I have posted previously about my interest in pragmatic approaches to meditation. Such approaches seek to balance the best of traditional Buddhism with all that we know here in the early twenty-first century. One significant figure in this movement (broadly speaking) is Chögyam Trungpa, who died in 1987 at the far too young age of 48 from health complications followings a heart attack. You’ll sometimes hear a title added at the end of his name, Chögyam Trungpa Rinpoche, a Tibetan honorific that means “precious one.”
Today he is remembered as an inspiring, charismatic, and controversial teacher. Drawing from his online biography, he was the “11th descendent in a line of important teachers in one of four main schools of Tibetan Buddhism. And he helped promote a “non-sectarian” approach within the Tibetan tradition, which sought to “bring together and make available all the valuable teachings of the different schools, free of sectarian rivalry.”
In his early years, he received a thorough, traditional monastic education and was named the head of a group of monasteries in Tibet. But a major turning point came in 1959, when he twenty years old. The Chinese Communist party took control of Tibet, and he was forced to flee his native country. Along with a few other monks, he was able to escape over the Himalayas to India. (Tenzin Gyatso, the 14th Dalai Lama, was forced into exile the same year.)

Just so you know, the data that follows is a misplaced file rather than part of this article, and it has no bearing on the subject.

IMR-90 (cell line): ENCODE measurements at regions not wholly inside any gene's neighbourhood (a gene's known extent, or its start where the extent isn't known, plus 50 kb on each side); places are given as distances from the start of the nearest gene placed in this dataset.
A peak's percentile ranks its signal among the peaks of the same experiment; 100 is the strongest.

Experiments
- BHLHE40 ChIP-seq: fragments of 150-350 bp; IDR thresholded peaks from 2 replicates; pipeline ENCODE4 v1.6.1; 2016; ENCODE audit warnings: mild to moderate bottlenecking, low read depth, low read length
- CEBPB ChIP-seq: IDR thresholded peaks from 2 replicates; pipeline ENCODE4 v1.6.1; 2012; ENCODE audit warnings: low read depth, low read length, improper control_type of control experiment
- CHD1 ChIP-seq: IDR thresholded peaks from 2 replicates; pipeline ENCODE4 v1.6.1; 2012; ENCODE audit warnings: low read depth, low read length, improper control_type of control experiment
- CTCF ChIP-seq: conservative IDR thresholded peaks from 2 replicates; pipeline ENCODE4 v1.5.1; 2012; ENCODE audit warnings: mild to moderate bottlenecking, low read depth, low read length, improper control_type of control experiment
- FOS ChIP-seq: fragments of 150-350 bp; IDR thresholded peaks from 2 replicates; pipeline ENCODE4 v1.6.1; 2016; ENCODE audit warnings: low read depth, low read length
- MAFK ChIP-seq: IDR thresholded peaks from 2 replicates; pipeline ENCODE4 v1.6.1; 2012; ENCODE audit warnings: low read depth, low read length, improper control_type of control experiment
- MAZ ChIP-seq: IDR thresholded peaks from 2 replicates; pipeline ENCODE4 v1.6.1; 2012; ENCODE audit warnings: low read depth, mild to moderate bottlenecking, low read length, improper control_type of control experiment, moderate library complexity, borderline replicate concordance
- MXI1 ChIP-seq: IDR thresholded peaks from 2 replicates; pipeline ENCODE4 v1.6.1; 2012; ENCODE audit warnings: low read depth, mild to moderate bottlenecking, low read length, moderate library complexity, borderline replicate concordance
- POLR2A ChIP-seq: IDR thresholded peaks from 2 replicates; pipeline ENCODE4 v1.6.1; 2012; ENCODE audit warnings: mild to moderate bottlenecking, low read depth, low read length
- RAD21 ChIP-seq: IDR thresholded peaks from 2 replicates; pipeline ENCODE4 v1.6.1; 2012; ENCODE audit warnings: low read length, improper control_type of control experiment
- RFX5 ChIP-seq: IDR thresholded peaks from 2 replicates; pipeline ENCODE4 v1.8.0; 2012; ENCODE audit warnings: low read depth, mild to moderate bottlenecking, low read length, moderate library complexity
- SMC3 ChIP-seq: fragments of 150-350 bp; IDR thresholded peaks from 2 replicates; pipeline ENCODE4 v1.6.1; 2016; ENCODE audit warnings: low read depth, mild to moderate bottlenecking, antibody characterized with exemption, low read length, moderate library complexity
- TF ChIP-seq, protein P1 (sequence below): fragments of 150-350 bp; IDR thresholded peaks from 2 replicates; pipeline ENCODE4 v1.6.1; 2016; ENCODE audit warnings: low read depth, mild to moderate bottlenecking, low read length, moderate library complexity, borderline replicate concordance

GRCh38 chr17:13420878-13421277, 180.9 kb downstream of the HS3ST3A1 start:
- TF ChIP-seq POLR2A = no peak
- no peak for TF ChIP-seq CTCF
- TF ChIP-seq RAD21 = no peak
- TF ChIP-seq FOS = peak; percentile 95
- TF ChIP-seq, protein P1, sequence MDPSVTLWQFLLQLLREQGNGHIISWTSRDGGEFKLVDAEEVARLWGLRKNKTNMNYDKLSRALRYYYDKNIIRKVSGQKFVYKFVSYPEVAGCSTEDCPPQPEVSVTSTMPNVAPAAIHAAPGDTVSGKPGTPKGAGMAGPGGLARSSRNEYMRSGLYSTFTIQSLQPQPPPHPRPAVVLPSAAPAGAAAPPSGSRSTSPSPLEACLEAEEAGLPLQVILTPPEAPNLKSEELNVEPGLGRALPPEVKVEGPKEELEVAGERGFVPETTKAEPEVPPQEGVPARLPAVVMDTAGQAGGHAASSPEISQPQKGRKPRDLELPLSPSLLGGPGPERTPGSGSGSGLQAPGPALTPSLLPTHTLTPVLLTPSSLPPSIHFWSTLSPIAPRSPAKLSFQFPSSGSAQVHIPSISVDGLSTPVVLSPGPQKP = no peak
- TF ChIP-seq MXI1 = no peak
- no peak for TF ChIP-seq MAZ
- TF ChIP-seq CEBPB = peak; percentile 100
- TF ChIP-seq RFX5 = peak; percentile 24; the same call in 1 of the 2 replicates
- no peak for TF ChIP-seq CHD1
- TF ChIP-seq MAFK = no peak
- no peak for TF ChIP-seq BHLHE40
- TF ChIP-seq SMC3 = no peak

Trungpa moved to England in 1963, where he studied “comparative religion, philosophy, and fine arts at Oxford University.” In 1967, he moved to Scotland and founded the first Tibetan Buddhist practice center in the West. “Shortly thereafter, a variety of experiences—including a car accident that left him partially paralyzed on the left side of his body—led to his decision to give up his monastic vows and work as a lay teacher.”
During his lifetime, he published fourteen books. The first of these appeared in 1969, titled Meditation in Action. The next year, 1970, was another major turning point. He got married, moved to the United States, and opened a meditation center in Vermont. Now, it is important to be honest that the person he married was a sixteen-year-old from an upper-class English family who was one of his students. For anyone curious, you can read her perspective in her memoir, Dragon Thunder: My Life with Chögyam Trungpa. Part of what she has said for herself is that:
For him there was a slightly different cultural context, because people in Tibet tended to get married a lot younger than they do in the West. From my perspective, I really was not attached to the conceptual norms I had grown up with; to a certain extent I’d rather radically rejected my culture. I really wasn’t looking at it from the reference point of whether it was appropriate or not. I simply had this unbelievable connection with him that felt to me very natural. I think you can say the proof is in the pudding. I don’t feel I was exploited because this was not a casual encounter. This is something that developed into a deep, meaningful, lifelong relationship.… On the other hand…I’m certainly not saying that I would condone 28-year-olds sleeping with 15-year-olds.